Where Yoga and Politics Overlap: My Women’s Week at Kripalu

I have been teaching yoga for 14 years, and I own and run a yoga studio. My yoga is one of seeking truth—shedding light and having the will to look not only at the beauty, but also at the most painful parts of existence, knowing that there is wholeness even in that space. It requires surrender, and vulnerability, and time and space. I’m also a political activist, working to dismantle political patriarchy by bringing more women into politics in my home state of Rhode Island and advocating for social justice for marginalized populations. My political work requires strategy and positions, adrenaline and a willingness to push through even on the hardest days.

Before I attended Women’s Week at Kripalu, my political activism world, as I saw it, lived as far away from yoga as it could. Yoga practice requires surrendering; a willingness to be vulnerable brings breakthroughs in meditation, pranayama, and asana. Activism requires armor and will and power and winning. Surrender in activism is losing. Being vulnerable is deadly in politics. How could it be possible for these two worlds to ever yoke together? 

In the Venn diagram of the people I know who do yoga and those who are politically active, the area where they overlap is practically nonexistent. So, when I read the description of Women’s Week, I found it hard to believe that there were people out there who were merging the wakefulness and wholeness and truth of yoga with the will, the grit, and the “good fight” of political activism—enough people to attend a whole week of programming with multiple teachers and thought leaders. I knew I had to come to Kripalu to listen and learn and be in community with these people. I hadn’t realized how alone I felt living in these two worlds, seemingly by myself.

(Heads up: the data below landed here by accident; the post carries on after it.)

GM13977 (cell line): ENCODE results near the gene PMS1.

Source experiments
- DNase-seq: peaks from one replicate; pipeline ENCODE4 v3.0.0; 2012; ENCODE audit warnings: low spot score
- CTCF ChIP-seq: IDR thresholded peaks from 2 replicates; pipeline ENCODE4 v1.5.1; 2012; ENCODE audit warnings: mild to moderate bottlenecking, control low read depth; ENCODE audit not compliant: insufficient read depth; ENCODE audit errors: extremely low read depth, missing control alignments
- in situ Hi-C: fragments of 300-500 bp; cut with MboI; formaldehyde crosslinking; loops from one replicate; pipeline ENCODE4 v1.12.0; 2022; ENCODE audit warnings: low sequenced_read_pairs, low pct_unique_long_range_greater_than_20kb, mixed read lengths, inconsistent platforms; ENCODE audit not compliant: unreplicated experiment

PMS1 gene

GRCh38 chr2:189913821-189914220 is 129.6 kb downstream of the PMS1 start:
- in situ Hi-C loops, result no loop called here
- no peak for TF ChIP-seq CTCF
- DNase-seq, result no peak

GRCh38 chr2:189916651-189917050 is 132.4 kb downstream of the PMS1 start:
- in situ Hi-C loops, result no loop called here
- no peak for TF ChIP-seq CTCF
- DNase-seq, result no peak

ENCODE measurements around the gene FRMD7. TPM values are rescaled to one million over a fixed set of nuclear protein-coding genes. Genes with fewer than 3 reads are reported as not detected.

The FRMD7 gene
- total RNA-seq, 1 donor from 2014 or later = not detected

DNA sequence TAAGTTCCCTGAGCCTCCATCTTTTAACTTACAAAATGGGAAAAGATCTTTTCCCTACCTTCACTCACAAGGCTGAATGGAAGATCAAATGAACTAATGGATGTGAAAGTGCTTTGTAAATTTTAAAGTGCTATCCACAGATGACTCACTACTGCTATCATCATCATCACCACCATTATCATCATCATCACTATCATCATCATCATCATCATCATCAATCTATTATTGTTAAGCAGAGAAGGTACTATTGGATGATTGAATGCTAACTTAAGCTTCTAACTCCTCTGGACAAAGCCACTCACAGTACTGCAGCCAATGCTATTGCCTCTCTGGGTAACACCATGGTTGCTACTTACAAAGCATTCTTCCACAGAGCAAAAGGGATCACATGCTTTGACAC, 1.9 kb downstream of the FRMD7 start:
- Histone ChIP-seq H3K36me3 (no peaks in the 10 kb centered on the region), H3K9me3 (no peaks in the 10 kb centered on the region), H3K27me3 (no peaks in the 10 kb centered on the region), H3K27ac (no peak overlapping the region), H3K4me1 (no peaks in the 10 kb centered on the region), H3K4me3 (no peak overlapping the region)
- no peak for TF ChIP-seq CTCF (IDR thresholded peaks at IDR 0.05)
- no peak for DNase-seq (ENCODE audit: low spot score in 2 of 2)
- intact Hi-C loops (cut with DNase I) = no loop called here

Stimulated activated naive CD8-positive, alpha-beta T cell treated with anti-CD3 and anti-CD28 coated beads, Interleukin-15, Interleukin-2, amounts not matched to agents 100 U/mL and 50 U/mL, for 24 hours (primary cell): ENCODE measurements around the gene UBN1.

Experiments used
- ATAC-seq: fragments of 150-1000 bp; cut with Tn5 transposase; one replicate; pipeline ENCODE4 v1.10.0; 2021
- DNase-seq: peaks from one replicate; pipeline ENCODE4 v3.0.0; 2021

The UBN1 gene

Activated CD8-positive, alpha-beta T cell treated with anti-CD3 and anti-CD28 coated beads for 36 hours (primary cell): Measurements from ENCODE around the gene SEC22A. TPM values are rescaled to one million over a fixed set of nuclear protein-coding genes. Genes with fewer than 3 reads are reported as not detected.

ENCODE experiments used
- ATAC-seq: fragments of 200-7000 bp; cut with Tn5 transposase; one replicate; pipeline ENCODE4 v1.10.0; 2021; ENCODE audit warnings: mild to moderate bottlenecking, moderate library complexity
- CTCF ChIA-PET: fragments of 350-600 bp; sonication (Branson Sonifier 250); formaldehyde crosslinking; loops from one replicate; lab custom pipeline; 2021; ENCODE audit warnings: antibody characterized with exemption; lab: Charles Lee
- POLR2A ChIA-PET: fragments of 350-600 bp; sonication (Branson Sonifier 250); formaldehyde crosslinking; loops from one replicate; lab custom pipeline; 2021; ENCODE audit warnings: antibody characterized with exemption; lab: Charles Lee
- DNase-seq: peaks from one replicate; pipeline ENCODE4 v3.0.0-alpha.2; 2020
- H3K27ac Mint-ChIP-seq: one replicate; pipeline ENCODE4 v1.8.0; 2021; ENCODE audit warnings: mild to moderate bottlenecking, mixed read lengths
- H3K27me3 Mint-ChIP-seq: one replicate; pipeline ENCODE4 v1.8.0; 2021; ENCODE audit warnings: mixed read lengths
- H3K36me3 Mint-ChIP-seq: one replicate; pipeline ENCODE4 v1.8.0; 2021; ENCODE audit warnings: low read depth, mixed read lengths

Preparing for the Journey

In the days leading up to my trip, I was anxious about what the week would bring and what would come up when I gave myself space. And I was worried about how my family would fare without me for a week. I had feelings of guilt for leaving them and a bit of anxiety about talking to new people. But I was also really looking forward to not working, not having to drive the kids around, not having to cook all week and still getting to eat nourishing, yummy food, and having plenty of time for self-care.   

I deleted my social media apps before I left; set up “away” messages on my email; and committed to journaling all week. I told myself that I’d leave my phone in my room so I wasn’t tempted to text anyone or read the news or otherwise be distracted. I set out on an overcast afternoon and spent most of the two-and-a-half hour drive from Rhode Island on the phone, knowing I’d be disconnecting from most folks for a week. As I came up over a hill, just minutes away from Kripalu, the sun peeked through the clouds as if in welcome. I had arrived, and it was time to do the work. 

The Work Within